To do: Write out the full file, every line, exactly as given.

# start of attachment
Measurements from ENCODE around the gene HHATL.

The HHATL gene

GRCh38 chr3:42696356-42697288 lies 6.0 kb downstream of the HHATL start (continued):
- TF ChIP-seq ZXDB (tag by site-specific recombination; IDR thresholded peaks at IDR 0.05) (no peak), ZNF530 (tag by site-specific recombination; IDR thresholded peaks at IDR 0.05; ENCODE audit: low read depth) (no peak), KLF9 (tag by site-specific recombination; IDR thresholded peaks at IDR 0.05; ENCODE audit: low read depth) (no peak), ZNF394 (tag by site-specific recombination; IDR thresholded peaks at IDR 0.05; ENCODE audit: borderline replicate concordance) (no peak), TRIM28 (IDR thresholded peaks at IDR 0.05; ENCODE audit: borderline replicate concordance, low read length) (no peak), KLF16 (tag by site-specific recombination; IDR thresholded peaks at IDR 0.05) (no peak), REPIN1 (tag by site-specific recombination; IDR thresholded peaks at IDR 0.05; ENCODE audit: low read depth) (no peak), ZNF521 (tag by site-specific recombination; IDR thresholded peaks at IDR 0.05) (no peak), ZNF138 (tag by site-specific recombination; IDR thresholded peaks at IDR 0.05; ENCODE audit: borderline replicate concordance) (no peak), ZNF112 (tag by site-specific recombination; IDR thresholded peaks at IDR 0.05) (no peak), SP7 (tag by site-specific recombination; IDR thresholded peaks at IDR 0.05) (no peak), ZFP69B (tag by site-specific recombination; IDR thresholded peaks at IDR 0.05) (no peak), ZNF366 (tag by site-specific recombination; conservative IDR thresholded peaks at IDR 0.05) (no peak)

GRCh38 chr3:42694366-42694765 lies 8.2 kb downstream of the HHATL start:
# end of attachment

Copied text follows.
Measurements from ENCODE around the gene HHATL.

The HHATL gene

GRCh38 chr3:42696356-42697288 lies 6.0 kb downstream of the HHATL start (continued):
- TF ChIP-seq ZXDB (tag by site-specific recombination; IDR thresholded peaks at IDR 0.05) (no peak), ZNF530 (tag by site-specific recombination; IDR thresholded peaks at IDR 0.05; ENCODE audit: low read depth) (no peak), KLF9 (tag by site-specific recombination; IDR thresholded peaks at IDR 0.05; ENCODE audit: low read depth) (no peak), ZNF394 (tag by site-specific recombination; IDR thresholded peaks at IDR 0.05; ENCODE audit: borderline replicate concordance) (no peak), TRIM28 (IDR thresholded peaks at IDR 0.05; ENCODE audit: borderline replicate concordance, low read length) (no peak), KLF16 (tag by site-specific recombination; IDR thresholded peaks at IDR 0.05) (no peak), REPIN1 (tag by site-specific recombination; IDR thresholded peaks at IDR 0.05; ENCODE audit: low read depth) (no peak), ZNF521 (tag by site-specific recombination; IDR thresholded peaks at IDR 0.05) (no peak), ZNF138 (tag by site-specific recombination; IDR thresholded peaks at IDR 0.05; ENCODE audit: borderline replicate concordance) (no peak), ZNF112 (tag by site-specific recombination; IDR thresholded peaks at IDR 0.05) (no peak), SP7 (tag by site-specific recombination; IDR thresholded peaks at IDR 0.05) (no peak), ZFP69B (tag by site-specific recombination; IDR thresholded peaks at IDR 0.05) (no peak), ZNF366 (tag by site-specific recombination; conservative IDR thresholded peaks at IDR 0.05) (no peak)

GRCh38 chr3:42694366-42694765 lies 8.2 kb downstream of the HHATL start: